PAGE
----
US moves to turn Brazil’s operators against Huawei

US looks to turn Brazil’s operators against Huawei

The United States is in discussions with Brazil’s government over providing funding to help the country’s operators purchase 5G network equipment from Ericsson and Nokia rather than Chinese rivals.

In an interview with Brazilian newspaper Folha de S.Paulo, US ambassador to Brazil Todd Chapman said that state-run investment bank The US International Development Finance Corporation would offer financial support to Brazilian operators if they chose not to use cheaper network equipment from Chinese vendors such as Huawei and ZTE.

The US IDFC was created under the Trump administration in late 2018 as a response to China’s international Development Bank operations. It invests in critical infrastructure, energy, healthcare and technology to further US interests overseas.

Chapman described the issue as a matter of “national security” and noted that choosing Nokia and Ericsson’s equipment would allow Brazilian operators to "protect data and intellectual property, as well as sensitive information of nations". He added that similar talks were underway in other countries.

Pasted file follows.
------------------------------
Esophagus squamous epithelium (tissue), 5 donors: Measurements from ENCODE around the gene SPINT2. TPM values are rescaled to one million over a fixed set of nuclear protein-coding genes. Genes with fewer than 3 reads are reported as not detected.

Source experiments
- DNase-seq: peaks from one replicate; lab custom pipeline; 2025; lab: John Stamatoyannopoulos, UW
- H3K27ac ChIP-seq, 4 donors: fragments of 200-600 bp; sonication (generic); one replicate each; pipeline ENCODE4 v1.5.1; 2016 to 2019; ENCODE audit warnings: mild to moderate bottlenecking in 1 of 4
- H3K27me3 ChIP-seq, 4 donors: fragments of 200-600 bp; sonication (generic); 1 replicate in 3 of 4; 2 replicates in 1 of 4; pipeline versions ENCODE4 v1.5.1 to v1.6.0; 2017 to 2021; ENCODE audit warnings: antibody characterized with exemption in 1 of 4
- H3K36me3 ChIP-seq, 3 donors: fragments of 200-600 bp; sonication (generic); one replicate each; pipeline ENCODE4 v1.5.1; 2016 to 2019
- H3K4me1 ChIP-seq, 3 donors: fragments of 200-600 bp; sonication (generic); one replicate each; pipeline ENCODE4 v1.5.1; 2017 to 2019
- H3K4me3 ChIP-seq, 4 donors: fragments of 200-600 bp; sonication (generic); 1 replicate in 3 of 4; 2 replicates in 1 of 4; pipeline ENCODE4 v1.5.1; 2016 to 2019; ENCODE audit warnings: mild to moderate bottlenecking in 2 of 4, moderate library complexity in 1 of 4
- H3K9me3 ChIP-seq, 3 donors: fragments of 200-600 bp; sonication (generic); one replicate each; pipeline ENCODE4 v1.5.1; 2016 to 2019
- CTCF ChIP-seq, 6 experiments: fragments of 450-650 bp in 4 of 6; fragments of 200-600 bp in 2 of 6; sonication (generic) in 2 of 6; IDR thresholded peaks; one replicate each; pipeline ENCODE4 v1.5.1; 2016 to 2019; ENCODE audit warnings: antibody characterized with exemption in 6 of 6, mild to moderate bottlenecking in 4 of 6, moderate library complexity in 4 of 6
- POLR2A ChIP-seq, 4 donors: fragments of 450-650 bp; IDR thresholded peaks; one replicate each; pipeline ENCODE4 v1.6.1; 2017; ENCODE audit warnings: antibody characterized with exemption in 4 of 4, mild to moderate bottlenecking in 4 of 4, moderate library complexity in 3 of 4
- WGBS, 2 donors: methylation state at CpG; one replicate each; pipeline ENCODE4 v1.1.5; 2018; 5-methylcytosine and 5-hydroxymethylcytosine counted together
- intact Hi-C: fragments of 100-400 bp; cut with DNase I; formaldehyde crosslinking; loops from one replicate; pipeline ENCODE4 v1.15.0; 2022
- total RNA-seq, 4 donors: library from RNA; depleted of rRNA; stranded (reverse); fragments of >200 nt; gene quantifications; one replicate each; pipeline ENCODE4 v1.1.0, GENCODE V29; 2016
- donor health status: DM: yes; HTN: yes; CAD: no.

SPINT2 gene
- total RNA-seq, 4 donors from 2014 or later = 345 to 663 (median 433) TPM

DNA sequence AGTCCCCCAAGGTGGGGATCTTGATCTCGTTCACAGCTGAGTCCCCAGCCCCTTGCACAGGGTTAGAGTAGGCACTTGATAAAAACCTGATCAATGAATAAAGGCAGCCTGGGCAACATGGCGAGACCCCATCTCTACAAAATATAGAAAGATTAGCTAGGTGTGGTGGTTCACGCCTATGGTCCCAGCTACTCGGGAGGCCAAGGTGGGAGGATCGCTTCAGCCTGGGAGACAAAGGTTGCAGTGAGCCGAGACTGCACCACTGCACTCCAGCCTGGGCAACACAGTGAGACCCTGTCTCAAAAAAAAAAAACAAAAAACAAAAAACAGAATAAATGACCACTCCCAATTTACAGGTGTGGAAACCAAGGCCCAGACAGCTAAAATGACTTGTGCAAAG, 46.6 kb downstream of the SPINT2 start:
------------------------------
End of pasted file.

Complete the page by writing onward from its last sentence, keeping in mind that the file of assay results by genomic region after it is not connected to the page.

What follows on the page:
The US has long called for its allies to shun Chinese-made network equipment on the grounds of national security. Huawei has been a particular focus on the campaign, although the Chinese vendor denies that its equipment can be used for espionage purposes and few governments have responded decisively to pressure from the US.

Huawei has been present in Brazil for over 20 years, and all four of the country’s major operators – Claro, Oi, Telefonica Brasil SA and TIM Participacoes – have carried out successful 5G trials using its equipment. The vendor is working with all of these operators to modernise their networks as Brazil’s 5G spectrum auction approaches.

The US campaign has done little to deter the Chinese firm from strengthening its presence in Brazil. In August 2019, Huawei stated that it aimed to establish a second manufacturing plant in Sao Paulo state via an $800 million investment.

However, the US influence may be felt within Brazil’s government, with President Jair Bolsonaro recently reported as saying that the country’s 5G plans would be based not just on economics, but on foreign policy and security concerns.

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